Trump continues to use the phrase “fake news” whenever confronted with reports about his and his administration’s untoward and unconventional behaviors. Journalists are concerned that while other foreign autocratic leaders are now also into using Trump’s “fake news” as their own cudgel to discredit press reports, the proliferation of real “fake news” in the U.S. continues, especially now that the midterm elections are just around the bend.
As far as Trump is concerned, he is not a source of “fake news” because he has been fact checked countless times for twisting or fabricating information to serve his purpose. He can lie straight-faced and not be bothered about it if the press people makes an issue out of his false contentions.
It appears therefore that this U.S. president is taking advantage of the freedom of expression afforded to him by the country, whilst enjoying the powers and privileges afforded to him by his position in the government. Legitimate press people therefore are concerned that Trump’s “fake news” rhetorics and straight-faced lies are convoluting the very essence of journalism; making it difficult for ordinary everyday news readers to discern what is real and what is not.
Even more troubling is that he takes pride in providing the framework on which authoritarian countries have passed laws criminalizing journalists deemed as spreading false information.
“Fake News” Laws Enacted by Other Countries
Eversince Trump became a political figure, it became customary to for him to either lie or cry “fake news” to explain his side of allegations and criticisms thrown at him by those who oppose him. At the same time he can verbally attack opponents by tweeting insults or disrespectful statements, while feeling righteous about his own actions.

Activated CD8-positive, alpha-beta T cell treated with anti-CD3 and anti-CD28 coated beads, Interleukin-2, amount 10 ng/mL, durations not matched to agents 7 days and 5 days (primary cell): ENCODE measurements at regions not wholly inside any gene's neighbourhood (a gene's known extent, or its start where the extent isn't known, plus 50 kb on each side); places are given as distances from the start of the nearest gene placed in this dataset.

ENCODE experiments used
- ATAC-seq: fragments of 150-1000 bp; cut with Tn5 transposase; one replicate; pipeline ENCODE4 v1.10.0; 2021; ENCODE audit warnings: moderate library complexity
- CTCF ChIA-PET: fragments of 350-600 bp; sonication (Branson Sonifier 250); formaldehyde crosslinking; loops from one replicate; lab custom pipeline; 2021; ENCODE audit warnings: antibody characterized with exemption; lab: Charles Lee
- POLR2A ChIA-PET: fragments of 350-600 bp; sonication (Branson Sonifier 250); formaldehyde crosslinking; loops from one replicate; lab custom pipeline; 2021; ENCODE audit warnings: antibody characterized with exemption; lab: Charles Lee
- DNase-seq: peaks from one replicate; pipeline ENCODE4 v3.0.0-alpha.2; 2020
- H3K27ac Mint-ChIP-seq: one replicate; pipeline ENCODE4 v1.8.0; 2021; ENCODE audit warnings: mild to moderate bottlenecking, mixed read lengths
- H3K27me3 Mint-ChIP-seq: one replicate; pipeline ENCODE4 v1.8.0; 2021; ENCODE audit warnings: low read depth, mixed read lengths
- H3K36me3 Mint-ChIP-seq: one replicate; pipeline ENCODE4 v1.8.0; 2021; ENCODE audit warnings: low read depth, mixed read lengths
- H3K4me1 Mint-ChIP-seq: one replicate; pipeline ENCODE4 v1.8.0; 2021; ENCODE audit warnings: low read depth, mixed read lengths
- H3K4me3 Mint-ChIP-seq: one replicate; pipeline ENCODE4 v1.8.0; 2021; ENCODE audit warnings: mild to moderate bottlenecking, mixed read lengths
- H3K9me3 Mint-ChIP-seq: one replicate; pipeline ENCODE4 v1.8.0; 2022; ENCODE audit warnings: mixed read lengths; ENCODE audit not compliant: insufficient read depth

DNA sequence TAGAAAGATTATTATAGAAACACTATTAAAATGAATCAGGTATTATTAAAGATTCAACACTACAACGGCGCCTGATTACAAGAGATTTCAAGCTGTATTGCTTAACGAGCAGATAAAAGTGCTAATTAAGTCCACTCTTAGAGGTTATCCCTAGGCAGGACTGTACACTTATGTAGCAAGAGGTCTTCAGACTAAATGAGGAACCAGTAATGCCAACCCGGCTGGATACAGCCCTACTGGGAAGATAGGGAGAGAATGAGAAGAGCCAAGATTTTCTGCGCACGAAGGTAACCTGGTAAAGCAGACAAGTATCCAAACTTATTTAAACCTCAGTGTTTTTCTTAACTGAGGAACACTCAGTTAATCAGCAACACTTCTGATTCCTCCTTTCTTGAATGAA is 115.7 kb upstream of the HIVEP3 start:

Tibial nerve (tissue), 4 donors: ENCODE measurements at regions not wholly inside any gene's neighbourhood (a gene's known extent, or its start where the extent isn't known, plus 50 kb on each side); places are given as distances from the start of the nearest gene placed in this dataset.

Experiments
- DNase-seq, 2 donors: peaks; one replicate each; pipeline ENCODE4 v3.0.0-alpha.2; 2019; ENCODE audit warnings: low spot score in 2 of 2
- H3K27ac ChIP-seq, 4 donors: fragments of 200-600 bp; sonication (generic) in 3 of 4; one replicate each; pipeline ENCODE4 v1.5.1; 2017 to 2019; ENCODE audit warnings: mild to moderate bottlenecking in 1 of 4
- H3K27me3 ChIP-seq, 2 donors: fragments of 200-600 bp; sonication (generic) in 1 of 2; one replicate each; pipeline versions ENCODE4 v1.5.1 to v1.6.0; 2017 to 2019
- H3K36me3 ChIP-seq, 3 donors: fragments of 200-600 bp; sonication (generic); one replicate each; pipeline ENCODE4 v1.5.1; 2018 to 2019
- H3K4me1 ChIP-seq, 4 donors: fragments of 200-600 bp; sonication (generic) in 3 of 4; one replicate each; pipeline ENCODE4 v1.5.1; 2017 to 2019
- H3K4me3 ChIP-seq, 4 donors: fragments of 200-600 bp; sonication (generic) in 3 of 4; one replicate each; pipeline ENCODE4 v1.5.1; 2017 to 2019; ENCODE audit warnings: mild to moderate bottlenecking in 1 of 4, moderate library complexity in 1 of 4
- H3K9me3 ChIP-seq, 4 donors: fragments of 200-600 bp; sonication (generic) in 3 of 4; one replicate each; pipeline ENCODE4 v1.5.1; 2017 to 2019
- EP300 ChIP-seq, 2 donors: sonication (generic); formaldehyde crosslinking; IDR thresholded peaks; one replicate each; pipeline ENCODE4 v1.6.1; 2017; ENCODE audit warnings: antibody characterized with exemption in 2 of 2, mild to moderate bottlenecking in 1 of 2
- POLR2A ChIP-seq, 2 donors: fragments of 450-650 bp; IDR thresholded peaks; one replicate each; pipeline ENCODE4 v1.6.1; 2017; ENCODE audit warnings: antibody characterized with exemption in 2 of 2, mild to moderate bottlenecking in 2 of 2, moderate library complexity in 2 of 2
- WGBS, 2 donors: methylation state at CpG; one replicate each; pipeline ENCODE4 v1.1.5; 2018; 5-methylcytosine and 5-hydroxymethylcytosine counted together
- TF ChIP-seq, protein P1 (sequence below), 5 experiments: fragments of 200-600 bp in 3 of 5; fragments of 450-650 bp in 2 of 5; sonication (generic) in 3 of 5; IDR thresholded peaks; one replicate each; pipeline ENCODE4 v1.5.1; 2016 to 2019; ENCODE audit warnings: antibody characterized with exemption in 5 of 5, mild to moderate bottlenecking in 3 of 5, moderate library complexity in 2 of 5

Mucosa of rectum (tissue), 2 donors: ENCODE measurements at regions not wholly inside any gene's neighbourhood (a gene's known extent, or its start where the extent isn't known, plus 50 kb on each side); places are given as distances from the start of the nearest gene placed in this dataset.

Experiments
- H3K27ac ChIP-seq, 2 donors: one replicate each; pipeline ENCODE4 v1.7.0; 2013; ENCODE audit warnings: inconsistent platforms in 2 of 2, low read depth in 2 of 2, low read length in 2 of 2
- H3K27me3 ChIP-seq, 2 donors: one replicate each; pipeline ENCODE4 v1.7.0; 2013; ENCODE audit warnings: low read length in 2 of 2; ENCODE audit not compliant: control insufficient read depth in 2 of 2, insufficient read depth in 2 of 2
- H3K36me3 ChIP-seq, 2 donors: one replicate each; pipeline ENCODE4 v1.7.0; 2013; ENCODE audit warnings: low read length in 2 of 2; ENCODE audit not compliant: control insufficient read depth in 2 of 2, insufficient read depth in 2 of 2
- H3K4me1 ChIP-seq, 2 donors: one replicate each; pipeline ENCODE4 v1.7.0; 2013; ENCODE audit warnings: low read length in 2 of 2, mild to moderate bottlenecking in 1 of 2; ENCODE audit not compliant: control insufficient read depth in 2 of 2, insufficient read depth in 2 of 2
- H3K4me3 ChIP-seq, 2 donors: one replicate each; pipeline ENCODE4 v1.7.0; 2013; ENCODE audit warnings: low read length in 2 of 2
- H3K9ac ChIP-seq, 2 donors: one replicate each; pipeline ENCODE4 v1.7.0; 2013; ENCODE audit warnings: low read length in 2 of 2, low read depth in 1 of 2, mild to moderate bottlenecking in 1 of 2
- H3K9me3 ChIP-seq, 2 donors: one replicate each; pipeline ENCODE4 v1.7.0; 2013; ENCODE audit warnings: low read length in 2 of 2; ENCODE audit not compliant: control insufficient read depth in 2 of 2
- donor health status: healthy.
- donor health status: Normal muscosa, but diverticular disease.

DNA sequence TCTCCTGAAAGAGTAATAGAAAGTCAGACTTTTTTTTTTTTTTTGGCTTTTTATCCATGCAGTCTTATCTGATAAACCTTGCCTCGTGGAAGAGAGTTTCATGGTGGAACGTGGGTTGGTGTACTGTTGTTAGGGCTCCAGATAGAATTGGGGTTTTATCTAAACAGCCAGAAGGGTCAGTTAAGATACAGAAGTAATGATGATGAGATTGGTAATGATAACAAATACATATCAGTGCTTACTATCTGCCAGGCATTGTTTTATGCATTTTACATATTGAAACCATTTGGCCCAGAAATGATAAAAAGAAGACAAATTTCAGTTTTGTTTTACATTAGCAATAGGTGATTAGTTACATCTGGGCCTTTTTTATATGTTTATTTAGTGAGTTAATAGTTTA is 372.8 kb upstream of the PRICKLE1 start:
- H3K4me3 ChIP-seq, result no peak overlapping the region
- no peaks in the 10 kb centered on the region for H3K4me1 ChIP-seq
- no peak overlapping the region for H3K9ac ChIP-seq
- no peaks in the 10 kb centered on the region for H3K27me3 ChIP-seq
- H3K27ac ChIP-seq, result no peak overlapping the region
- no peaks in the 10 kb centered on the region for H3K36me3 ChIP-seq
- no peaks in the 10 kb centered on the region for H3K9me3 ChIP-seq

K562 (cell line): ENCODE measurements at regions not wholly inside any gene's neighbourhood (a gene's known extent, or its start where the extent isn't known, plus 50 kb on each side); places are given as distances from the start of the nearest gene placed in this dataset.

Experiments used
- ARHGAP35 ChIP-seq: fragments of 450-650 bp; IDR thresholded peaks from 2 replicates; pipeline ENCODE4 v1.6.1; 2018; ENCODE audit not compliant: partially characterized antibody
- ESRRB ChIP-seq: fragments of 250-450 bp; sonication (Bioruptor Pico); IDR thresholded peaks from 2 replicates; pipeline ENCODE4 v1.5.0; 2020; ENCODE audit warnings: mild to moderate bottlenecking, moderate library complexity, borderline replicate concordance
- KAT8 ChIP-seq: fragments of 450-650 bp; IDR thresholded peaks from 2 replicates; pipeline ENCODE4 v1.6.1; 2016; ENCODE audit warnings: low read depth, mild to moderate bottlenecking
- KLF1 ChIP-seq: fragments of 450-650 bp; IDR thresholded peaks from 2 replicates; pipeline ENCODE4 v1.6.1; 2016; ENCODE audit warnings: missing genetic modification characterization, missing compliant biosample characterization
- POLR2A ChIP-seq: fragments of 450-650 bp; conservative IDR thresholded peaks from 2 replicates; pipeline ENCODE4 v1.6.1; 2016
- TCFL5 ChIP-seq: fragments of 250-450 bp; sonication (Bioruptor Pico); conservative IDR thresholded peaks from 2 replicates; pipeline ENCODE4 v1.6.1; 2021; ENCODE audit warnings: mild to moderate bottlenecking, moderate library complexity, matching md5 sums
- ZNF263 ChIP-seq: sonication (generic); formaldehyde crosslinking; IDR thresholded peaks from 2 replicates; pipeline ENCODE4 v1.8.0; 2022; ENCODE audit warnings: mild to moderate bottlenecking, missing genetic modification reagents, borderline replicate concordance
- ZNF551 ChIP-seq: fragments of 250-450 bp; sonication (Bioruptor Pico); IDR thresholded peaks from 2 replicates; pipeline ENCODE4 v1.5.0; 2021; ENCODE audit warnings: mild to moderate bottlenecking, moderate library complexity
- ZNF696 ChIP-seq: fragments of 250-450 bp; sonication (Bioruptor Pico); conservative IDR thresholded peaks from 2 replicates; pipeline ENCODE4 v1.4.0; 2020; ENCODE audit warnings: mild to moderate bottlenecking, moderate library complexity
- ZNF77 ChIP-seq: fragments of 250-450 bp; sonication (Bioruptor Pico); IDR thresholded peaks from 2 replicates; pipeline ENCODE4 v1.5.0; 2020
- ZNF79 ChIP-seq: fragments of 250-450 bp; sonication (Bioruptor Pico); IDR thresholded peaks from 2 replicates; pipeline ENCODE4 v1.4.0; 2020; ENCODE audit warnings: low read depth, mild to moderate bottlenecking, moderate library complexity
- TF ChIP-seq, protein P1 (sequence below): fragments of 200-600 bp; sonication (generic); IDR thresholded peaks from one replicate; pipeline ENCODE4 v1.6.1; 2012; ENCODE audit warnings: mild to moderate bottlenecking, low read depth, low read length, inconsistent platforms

Inasmuch as Trump seems to get away with it, autocratic leaders are likewise finding it useful to cite “fake news” on journalists who publish reports contradicting policies or unraveling truths about their respective government’s activities.
Recently, Egypt enacted a law that criminalizes the spread of false information. It also empowers the Egyptian Supreme Court to require websites to obtain a license to operate, as well as impose fines on editors, and suspend and/or block websites deemed as sources of fake news.
Russia, which is already known for carrying out aggressive actions on the press, is now contemplating on laws that will block websites found containing defamatory articles against public figures. The planned law includes holding social media sites responsible for “inaccuracies” posted as comments by their site users.
The list of countries that have passed laws or on the verge of passing laws against “fake news” include Singapore, Malaysia, Vietnam, Belarus and Kazakhstan.
Concerns being raised by organizations like the Committee to Protect Journalists and Reporters Without Borders North America is that “fake news laws” will only serve to suppress freedom.